On Thursday, Jennifer Bailey, vice president of Apple Pay, said that some Starbucks stores will accept Apple Pay, a mobile payments system, this year as part of a pilot program. Ms. Bailey made the announcement at the Code Mobile conference, a tech industry event, where she added that all Starbucks stores will accept Apple Pay sometime in 2016, as will the restaurant chains KFC and Chili’s.
Apple is helping quick-service restaurants like KFC, which “have a need for fast payments,” Ms. Bailey said.
The adoption of Apple Pay by the restaurant chains is the latest sign of the growth of the mobile payments system, which has been gaining partners as diverse as JetBlue and Rite Aid. Some of the retailers that now use Apple Pay had earlier declined to work with the system.
Apple introduced Apple Pay in September 2014. The system lets users pay for goods by holding their iPhone or Apple Watch near a credit card reader. Apple Pay works with the credit, debit, store and loyalty cards that users have stored in their Passbook app.
In a statement, Starbucks said it would test Apple in some stores by year’s end before rolling the service out next year in 7,500 stores. “We have been accepting Apple Pay in the U.K. over the past few months, and it has been received well by customers,” Starbucks said.
“Chili’s is focused on bringing guests the most innovative technology, and Apple Pay is transforming mobile payments with an easy, secure and private way to pay,” Chili’s said in a statement. A Chili’s spokeswoman also said that this was the first mobile payment system that the chain has adopted.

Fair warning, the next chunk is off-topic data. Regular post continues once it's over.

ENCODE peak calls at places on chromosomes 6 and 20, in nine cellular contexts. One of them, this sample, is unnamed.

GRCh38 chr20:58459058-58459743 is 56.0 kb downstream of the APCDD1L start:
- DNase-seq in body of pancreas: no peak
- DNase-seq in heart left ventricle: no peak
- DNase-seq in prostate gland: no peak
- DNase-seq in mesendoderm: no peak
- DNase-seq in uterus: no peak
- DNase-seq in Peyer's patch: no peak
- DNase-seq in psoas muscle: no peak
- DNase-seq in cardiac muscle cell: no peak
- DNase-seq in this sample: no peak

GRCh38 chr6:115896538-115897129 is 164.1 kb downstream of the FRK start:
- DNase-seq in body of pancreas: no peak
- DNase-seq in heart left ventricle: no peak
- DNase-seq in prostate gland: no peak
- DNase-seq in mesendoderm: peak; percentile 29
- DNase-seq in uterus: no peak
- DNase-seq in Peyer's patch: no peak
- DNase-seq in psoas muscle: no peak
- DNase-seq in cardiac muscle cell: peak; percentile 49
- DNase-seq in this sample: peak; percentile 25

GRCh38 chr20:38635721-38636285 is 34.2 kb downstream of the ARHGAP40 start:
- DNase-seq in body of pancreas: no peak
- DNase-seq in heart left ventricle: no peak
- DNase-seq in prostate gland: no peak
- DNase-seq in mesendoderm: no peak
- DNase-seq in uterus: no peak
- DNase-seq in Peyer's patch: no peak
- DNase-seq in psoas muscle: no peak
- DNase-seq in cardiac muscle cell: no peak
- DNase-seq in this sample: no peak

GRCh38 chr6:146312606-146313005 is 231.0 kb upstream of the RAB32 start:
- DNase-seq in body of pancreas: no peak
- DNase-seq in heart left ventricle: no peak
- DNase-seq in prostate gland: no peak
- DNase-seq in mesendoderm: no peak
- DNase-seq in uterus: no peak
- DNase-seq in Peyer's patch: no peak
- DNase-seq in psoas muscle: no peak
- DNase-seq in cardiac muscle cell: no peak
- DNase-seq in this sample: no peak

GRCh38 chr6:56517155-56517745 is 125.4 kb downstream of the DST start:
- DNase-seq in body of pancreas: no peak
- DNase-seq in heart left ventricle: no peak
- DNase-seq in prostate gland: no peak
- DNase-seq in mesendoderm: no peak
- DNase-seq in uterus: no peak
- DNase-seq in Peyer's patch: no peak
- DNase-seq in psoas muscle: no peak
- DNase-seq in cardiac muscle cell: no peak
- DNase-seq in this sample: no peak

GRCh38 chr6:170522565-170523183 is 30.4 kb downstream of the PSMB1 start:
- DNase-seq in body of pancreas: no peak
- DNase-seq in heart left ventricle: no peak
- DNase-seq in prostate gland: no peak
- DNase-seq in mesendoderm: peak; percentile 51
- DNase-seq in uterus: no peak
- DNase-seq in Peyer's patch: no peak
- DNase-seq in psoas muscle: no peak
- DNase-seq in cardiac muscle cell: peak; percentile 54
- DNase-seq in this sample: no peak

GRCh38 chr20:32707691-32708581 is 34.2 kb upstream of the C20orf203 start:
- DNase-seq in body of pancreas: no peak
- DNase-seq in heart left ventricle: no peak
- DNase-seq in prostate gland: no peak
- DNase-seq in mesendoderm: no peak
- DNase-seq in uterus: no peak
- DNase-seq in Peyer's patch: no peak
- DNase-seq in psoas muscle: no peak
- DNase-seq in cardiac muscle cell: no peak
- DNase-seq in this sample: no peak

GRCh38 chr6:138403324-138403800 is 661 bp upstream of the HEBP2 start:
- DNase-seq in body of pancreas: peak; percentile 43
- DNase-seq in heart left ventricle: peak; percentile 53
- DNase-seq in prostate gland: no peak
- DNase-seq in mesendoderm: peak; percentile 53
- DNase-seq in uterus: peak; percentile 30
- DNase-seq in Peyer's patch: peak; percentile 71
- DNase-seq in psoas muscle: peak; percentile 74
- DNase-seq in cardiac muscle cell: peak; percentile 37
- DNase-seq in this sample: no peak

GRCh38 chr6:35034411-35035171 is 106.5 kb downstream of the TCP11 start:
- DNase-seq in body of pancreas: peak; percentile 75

KFC did not immediately respond to a request for comment.
Even though Apple Pay is still a tiny portion of Apple’s overall revenue stream, Ms. Bailey said that she had seen “a sea change in acceptance at the merchant level,” emphasizing that more businesses, including small and midsize ones, are adopting the technology necessary to accept payment methods like Apple Pay.
Whether Apple can use mobile payments to lock people into its product ecosystem remains to be seen. The number of people who use devices for mobile payments is growing fast, but it’s still tiny.
EMarketer, the research firm, said that there were 15.9 million mobile payment users in the United States in 2014 and that it expected that number to jump by 42 percent, to 22.6 million, this year.
Source: The New York Times